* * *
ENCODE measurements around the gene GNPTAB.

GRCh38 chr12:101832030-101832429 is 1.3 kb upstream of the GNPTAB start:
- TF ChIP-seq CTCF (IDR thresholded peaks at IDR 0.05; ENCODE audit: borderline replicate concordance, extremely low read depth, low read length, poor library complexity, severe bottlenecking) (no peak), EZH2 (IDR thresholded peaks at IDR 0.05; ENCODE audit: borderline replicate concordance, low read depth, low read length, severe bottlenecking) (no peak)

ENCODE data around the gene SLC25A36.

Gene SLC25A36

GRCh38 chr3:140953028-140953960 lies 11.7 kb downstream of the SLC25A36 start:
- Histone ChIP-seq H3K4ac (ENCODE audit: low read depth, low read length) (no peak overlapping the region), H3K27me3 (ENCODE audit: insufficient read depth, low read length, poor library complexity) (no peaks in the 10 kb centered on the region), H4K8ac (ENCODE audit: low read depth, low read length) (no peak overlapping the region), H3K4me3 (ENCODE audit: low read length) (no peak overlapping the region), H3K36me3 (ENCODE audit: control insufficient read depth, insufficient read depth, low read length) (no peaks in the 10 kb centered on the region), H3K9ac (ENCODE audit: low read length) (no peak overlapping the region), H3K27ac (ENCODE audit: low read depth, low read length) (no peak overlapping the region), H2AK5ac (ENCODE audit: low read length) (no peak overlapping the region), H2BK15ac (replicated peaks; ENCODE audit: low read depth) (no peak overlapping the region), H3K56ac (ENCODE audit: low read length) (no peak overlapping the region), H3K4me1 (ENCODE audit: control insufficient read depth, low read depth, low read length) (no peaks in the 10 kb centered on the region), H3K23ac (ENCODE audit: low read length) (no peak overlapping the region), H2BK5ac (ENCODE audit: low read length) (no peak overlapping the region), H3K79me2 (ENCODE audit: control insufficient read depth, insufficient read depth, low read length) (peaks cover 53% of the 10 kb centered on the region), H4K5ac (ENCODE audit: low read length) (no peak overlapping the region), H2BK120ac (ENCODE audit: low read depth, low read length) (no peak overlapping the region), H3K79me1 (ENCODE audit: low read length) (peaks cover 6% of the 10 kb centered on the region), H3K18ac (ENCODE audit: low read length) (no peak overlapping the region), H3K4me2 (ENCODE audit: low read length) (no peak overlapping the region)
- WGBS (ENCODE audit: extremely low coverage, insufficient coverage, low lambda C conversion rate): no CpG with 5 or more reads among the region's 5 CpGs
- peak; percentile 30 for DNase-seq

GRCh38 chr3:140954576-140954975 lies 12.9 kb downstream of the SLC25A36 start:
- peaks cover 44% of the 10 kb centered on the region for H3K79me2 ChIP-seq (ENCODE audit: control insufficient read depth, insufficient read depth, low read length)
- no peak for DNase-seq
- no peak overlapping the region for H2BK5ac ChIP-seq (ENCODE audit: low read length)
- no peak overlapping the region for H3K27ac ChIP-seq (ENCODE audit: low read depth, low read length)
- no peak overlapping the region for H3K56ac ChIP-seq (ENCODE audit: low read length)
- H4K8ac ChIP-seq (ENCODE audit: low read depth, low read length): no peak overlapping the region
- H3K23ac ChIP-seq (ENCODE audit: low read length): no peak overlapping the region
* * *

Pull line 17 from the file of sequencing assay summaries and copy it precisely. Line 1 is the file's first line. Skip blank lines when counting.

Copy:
- H3K23ac ChIP-seq (ENCODE audit: low read length): no peak overlapping the region